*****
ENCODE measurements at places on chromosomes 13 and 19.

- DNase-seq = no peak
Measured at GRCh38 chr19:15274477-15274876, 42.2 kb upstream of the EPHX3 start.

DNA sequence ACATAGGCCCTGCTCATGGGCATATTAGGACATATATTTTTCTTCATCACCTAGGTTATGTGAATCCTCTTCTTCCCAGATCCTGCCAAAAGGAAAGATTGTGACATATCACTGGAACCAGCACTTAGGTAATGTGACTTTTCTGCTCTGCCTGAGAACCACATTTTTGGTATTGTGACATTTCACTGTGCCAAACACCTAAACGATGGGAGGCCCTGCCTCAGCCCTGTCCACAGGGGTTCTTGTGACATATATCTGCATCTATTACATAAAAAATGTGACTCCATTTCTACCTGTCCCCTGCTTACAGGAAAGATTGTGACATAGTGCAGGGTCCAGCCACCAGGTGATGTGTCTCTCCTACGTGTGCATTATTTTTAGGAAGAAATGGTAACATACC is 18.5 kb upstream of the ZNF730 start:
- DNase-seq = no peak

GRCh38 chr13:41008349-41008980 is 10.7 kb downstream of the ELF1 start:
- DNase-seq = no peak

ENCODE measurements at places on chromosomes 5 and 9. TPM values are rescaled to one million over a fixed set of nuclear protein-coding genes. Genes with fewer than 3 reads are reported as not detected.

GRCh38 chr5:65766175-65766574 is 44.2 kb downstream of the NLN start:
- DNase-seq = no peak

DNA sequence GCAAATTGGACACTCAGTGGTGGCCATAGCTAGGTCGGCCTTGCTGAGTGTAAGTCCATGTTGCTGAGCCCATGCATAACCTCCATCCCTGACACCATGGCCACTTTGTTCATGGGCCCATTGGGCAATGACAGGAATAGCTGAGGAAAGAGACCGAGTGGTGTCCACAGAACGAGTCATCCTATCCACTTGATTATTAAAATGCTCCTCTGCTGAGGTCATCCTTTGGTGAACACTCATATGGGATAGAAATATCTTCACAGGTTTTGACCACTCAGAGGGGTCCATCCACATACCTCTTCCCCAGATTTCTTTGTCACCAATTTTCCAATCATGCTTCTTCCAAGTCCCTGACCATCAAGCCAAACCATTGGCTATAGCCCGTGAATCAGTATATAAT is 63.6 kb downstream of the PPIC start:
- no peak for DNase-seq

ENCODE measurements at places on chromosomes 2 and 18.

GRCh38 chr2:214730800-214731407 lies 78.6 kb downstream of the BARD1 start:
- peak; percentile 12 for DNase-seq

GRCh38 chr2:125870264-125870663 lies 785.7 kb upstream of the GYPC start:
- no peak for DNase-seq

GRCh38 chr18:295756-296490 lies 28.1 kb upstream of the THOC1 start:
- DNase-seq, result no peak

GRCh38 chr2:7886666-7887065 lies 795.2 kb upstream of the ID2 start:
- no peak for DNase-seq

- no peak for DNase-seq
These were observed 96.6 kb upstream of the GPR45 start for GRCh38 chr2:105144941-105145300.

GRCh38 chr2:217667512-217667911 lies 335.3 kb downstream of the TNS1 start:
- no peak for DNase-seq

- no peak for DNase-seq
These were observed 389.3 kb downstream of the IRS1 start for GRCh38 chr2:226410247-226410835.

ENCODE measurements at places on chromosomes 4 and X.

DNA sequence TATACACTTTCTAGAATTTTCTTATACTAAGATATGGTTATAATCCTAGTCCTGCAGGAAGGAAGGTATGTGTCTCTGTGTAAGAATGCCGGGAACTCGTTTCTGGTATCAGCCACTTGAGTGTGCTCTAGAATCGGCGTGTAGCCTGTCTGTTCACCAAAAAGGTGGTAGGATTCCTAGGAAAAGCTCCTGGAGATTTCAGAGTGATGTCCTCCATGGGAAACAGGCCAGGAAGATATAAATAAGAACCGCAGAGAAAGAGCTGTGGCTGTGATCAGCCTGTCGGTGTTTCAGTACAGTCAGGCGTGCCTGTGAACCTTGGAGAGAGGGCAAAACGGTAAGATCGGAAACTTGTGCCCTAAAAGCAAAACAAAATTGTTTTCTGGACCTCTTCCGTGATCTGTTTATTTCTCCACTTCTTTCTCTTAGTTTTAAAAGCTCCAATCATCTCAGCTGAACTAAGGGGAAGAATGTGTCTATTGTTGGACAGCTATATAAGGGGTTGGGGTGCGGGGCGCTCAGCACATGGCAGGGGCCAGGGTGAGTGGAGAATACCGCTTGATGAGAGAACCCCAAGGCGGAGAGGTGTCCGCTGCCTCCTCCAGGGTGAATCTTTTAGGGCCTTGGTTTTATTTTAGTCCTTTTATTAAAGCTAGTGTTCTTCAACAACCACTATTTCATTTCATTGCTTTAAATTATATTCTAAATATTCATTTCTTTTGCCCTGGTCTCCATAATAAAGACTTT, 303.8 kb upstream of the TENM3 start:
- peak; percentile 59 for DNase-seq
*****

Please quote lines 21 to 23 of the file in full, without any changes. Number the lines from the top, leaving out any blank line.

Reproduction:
- no peak for DNase-seq

- no peak for DNase-seq
These were observed 96.6 kb upstream of the GPR45 start for GRCh38 chr2:105144941-105145300.